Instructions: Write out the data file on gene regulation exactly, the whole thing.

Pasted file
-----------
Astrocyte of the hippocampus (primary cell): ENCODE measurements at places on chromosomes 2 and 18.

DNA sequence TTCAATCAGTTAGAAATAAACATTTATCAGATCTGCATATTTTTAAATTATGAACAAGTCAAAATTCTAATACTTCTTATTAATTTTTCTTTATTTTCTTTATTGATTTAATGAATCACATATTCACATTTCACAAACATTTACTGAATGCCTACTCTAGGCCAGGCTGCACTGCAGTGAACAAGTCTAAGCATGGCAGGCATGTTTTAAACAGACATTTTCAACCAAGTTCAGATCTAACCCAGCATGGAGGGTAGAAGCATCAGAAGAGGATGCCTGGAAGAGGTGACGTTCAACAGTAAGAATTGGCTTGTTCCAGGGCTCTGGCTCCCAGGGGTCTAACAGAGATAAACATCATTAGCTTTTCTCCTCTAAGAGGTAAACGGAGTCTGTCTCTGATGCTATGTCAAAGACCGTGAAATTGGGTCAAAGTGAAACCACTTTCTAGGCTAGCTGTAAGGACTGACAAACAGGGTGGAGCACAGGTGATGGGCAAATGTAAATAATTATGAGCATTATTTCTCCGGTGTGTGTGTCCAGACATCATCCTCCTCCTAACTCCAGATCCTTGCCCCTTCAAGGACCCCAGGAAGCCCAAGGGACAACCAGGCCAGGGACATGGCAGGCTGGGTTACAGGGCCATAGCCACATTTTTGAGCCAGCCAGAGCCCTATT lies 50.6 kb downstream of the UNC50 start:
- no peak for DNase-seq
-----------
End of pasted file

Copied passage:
Astrocyte of the hippocampus (primary cell): ENCODE measurements at places on chromosomes 2 and 18.

DNA sequence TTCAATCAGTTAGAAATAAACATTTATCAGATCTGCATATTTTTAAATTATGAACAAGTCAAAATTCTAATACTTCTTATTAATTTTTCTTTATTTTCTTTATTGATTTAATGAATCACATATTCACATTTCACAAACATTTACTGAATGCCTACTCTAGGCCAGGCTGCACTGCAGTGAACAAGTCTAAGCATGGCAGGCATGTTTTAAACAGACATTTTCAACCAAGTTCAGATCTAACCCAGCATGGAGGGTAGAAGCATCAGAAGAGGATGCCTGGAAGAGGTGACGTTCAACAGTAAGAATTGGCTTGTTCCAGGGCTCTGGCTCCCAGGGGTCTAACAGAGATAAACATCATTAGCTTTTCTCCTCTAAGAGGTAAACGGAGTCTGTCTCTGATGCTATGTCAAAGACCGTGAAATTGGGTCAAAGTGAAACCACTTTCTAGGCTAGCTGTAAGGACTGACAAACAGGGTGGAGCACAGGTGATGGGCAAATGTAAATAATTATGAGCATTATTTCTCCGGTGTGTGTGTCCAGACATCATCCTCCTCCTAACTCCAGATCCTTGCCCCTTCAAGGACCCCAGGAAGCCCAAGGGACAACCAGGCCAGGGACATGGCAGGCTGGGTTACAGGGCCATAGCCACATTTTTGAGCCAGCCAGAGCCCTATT lies 50.6 kb downstream of the UNC50 start:
- no peak for DNase-seq